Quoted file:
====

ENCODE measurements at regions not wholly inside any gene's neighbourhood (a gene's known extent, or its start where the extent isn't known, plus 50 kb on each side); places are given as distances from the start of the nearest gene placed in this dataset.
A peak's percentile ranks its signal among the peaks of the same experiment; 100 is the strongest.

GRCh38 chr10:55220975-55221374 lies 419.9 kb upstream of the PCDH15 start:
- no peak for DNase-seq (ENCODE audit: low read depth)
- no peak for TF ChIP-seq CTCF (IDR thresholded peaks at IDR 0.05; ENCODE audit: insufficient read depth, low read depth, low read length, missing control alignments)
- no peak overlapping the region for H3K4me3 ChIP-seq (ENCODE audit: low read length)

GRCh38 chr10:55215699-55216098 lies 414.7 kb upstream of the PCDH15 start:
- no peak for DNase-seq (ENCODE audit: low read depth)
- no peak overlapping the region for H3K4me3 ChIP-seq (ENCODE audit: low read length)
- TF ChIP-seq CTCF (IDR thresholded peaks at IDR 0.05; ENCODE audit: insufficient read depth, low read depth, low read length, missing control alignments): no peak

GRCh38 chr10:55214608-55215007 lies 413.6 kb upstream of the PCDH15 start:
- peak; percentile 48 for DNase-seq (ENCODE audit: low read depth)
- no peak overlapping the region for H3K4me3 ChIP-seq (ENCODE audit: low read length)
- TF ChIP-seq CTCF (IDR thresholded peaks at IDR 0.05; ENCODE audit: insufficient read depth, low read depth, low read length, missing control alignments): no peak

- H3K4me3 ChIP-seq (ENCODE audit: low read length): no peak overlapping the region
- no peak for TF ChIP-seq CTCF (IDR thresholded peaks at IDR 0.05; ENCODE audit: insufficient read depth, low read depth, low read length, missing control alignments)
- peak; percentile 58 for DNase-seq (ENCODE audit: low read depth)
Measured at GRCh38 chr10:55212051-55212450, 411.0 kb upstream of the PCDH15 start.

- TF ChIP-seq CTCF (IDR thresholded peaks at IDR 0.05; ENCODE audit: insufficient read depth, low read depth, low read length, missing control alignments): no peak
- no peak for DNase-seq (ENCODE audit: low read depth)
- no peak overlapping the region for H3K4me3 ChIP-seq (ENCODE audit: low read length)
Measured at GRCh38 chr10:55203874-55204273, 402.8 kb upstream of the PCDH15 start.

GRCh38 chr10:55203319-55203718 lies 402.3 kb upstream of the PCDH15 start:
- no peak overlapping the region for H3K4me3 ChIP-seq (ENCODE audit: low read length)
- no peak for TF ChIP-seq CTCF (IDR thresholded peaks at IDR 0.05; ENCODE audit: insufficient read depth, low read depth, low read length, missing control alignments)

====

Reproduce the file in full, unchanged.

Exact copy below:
ENCODE measurements at regions not wholly inside any gene's neighbourhood (a gene's known extent, or its start where the extent isn't known, plus 50 kb on each side); places are given as distances from the start of the nearest gene placed in this dataset.
A peak's percentile ranks its signal among the peaks of the same experiment; 100 is the strongest.

GRCh38 chr10:55220975-55221374 lies 419.9 kb upstream of the PCDH15 start:
- no peak for DNase-seq (ENCODE audit: low read depth)
- no peak for TF ChIP-seq CTCF (IDR thresholded peaks at IDR 0.05; ENCODE audit: insufficient read depth, low read depth, low read length, missing control alignments)
- no peak overlapping the region for H3K4me3 ChIP-seq (ENCODE audit: low read length)

GRCh38 chr10:55215699-55216098 lies 414.7 kb upstream of the PCDH15 start:
- no peak for DNase-seq (ENCODE audit: low read depth)
- no peak overlapping the region for H3K4me3 ChIP-seq (ENCODE audit: low read length)
- TF ChIP-seq CTCF (IDR thresholded peaks at IDR 0.05; ENCODE audit: insufficient read depth, low read depth, low read length, missing control alignments): no peak

GRCh38 chr10:55214608-55215007 lies 413.6 kb upstream of the PCDH15 start:
- peak; percentile 48 for DNase-seq (ENCODE audit: low read depth)
- no peak overlapping the region for H3K4me3 ChIP-seq (ENCODE audit: low read length)
- TF ChIP-seq CTCF (IDR thresholded peaks at IDR 0.05; ENCODE audit: insufficient read depth, low read depth, low read length, missing control alignments): no peak

- H3K4me3 ChIP-seq (ENCODE audit: low read length): no peak overlapping the region
- no peak for TF ChIP-seq CTCF (IDR thresholded peaks at IDR 0.05; ENCODE audit: insufficient read depth, low read depth, low read length, missing control alignments)
- peak; percentile 58 for DNase-seq (ENCODE audit: low read depth)
Measured at GRCh38 chr10:55212051-55212450, 411.0 kb upstream of the PCDH15 start.

- TF ChIP-seq CTCF (IDR thresholded peaks at IDR 0.05; ENCODE audit: insufficient read depth, low read depth, low read length, missing control alignments): no peak
- no peak for DNase-seq (ENCODE audit: low read depth)
- no peak overlapping the region for H3K4me3 ChIP-seq (ENCODE audit: low read length)
Measured at GRCh38 chr10:55203874-55204273, 402.8 kb upstream of the PCDH15 start.

GRCh38 chr10:55203319-55203718 lies 402.3 kb upstream of the PCDH15 start:
- no peak overlapping the region for H3K4me3 ChIP-seq (ENCODE audit: low read length)
- no peak for TF ChIP-seq CTCF (IDR thresholded peaks at IDR 0.05; ENCODE audit: insufficient read depth, low read depth, low read length, missing control alignments)